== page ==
Take a few minutes and see all of the technical details on how the artist content was added to the website.
Now that the The World of Art site is up and running, lets add some content from the artist database. Here is a list of requirements for the next iteration of development;
- Add a page to the site called artist.
- The artist page will render a list of artists names, and place of birth.
- The list of artists will be rendered in a grid which can be sorted.
- There should also be a detailed view of each artist, where visitors can page through information on each artist, one at a time.
- Prior to rendering the artist page, an automatic request or query for data, should be made to the database server, so that the page is already filled with information when the user navigates to the artist page.
For now, it’s back to Visual Studio, to develop the artist page based on these new requirements. Come back soon to see the results.
Today I published the first iteration of the World of Art web app. For now I simply used the default look & feel that comes with the Web App Template available in Visual Studio 2010.
The master page, which comes with the Web App Template, has some very simple tab based site navigation already built in. I created three pages which can be reached by clicking on their corresponding tab.
The Blog tab will simply navigate the user to this blog site.
Deployment of the web app to WinHost is a very simple process.
Web app deployment
Now that we have the first iteration of the World Of Art domain defined, along with a supporting database, it’s time to develop a website where the world of art information can be made available for public consumption.
Visual Studio 2010 provides several website and web app templates, which are already built and tested. You can also select an empty project structure and build from scratch. I prefer to start with a pre-built project template, designed for the type of application I have in mind. This provides a solid foundation to build on, and allows me to focus more on developing for the customer’s domain. However, one must still be careful when selecting a pre-built template. I found an excellent article called Web Application Projects versus Web Site Projects at msdn.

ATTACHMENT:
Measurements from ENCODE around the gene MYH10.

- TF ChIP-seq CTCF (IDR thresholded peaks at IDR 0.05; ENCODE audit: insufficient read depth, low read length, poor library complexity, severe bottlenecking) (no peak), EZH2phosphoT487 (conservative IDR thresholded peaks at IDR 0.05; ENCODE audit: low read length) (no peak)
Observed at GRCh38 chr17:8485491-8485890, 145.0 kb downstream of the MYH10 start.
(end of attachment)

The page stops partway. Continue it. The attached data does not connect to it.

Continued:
I decided the web application project structure would be the best choice for the world of art app. Primarily because support of database access is a critical part of the application design. The web application project provides the most flexibility for database access. It also allows me to deploy a pre-compiled application which makes deployment more straight forward.
Selecting a Project Template in Visual Studio 2010
Web Application Template Example
I selected WinHost as the provider for hosting the World of Art web app and the supporting SQL Server Database. WinHost provides affordable ASP.Net web hosting. Publishing and deploying the database to WinHost was very easy.
Database deployment in two easy steps
I started off with a very simple set of interfaces and classes, as a small first step, in defining the domain of the application. Now that the artist object, and works of art object are defined in the World of Art domain, I though it would be a good time to develop the first iteration of the database. This is the data which will populate the world of art objects and their properties. In my opinion, it is the domain that must first be defined, then the requirements of the database can be derived from the domain.
World of Art Database – First Iteration
In order to form an abstracted view of the World of Art domain, I created a class library and class diagram. In Visual Studio 2010, I first created a new project called “ArtWorldObjects”, from the Class Library template. I then added some very simple classes based on the current knowledge of the domain.
World of Art Class Diagram
World of Art Webb App